When well implemented, cloud caters to the business need to be more agile, flexible and responsive. But many companies using cloud struggle to reap its full benefits. This often has less to do with cloud itself and more to do with how it’s managed across different functions. Most specifically, businesses are held back by outdated and decentralised funding and investment models, and by lines of business taking responsibility for IT deployment.
Line of business managers implementing cloud solutions to meet an immediate need may well solve a short term problem. But even one line of business which takes control of its own IT spending can have serious knock-on effects right across the business. We dug deeper to find out how this is affecting business across EMEA in our new report which examines how culture is affecting cloud success.
Our research finds the issue of ‘shadow IT’ – when line of business departments implement cloud technology independently of IT – is not uncommon with 66% of CIOs controlling less than half their company’s IT budget.
Another point was made clear: cloud funding models require urgent change in order for businesses to achieve greater flexibility (74%), the ability to deliver more cloud services (72%), and increase innovation (66%). A new approach to cloud funding would also help reduce overall IT costs, according to 70% of those surveyed.
Added to this, disjointed projects and implementations, duplicated IT resources and working at tangents are all major consequence of decentralised IT funding models. 35% of survey respondents working in IT said lines of business departments are purchasing cloud services the company already has.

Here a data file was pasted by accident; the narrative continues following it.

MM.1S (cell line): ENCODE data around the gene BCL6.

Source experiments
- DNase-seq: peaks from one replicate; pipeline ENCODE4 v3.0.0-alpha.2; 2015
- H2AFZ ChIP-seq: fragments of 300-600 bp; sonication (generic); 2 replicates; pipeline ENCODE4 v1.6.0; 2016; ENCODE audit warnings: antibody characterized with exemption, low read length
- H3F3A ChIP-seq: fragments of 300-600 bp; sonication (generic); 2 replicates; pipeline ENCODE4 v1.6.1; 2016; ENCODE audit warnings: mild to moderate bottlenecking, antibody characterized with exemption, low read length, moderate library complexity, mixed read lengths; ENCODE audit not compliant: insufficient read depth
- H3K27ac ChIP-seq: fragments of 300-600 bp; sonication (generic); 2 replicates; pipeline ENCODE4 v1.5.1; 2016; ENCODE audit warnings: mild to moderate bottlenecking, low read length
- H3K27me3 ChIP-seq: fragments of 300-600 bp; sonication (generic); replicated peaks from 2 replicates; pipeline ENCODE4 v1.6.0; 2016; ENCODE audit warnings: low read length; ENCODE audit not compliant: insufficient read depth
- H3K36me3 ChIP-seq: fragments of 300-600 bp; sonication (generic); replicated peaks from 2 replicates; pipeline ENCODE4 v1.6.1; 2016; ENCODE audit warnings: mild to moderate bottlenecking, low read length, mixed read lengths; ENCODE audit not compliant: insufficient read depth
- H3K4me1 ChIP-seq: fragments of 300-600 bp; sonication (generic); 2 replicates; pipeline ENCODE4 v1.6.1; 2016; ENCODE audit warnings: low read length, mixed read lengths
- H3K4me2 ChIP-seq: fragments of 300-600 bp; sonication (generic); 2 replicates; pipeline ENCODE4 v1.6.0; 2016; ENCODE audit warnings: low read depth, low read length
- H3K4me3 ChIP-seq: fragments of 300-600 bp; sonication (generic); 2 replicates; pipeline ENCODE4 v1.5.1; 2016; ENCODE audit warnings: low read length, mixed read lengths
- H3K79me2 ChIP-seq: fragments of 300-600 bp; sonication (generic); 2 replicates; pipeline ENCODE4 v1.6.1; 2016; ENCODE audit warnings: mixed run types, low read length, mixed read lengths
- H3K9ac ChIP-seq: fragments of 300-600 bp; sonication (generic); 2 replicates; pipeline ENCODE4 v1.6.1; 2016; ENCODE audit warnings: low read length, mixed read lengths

As if that wasn’t bad enough, calculating return on investment on these deployments is often tricky, particularly with hidden costs associated with shadow IT implementations. We found that 33% of respondents working in technology said lines of business operating without the input of the IT team spent too much on IT, 30% said they bought the wrong cloud services, 38% felt it added complexity to IT delivery, and 35% said it increased concerns around security.
The solution isn’t to take these IT decisions away from HR or marketing departments but instead centralise control of IT funding and deployment with the CIO. By doing this and working more closely with the CEO and CFO, the CIO can better steer the technology strategy needed for an enterprise cloud model which connects all cloud resources regardless of whether they are public, private, hybrid, on-premise, converged infrastructure or any other permutation. Such a model can eliminate the creation of cloud data silos which 46% of businesses said they experience.
Crucially, in order to make this model as effective as possible the way in which funding is structured must also change. The traditional view of IT as a cost centre means that cloud investments are not tied to revenue or innovation potential – and can fail as a result. Instead, IT funding should be tied to key projects and based around line of business activities.
By taking this approach, teams will be able to acquire services from a knowledgeable, specialist IT team who can offer solutions for cloud issues. For instance, an internal purchasing model which frames IT as a profit centre will remove issues related to poorly calculated ROI, reduce spending on cloud services and remove common complexities of an organisation-wide IT solution.
A whopping 95% of IT respondents we surveyed believe line of business managers buying IT adds unnecessary complexity to their role. It’s imperative for businesses to get past this problem with an integrated approach to IT in which the CIO works with lines of businesses to develop an organisation-wide enterprise cloud model. If combined with centralised and activity-based funding in which lines of business are accountable for their tech purchases, this approach will open the door to greater agility, flexibility, responsiveness. It will also spell the end to business silos and profligacy – music to the ears of any business.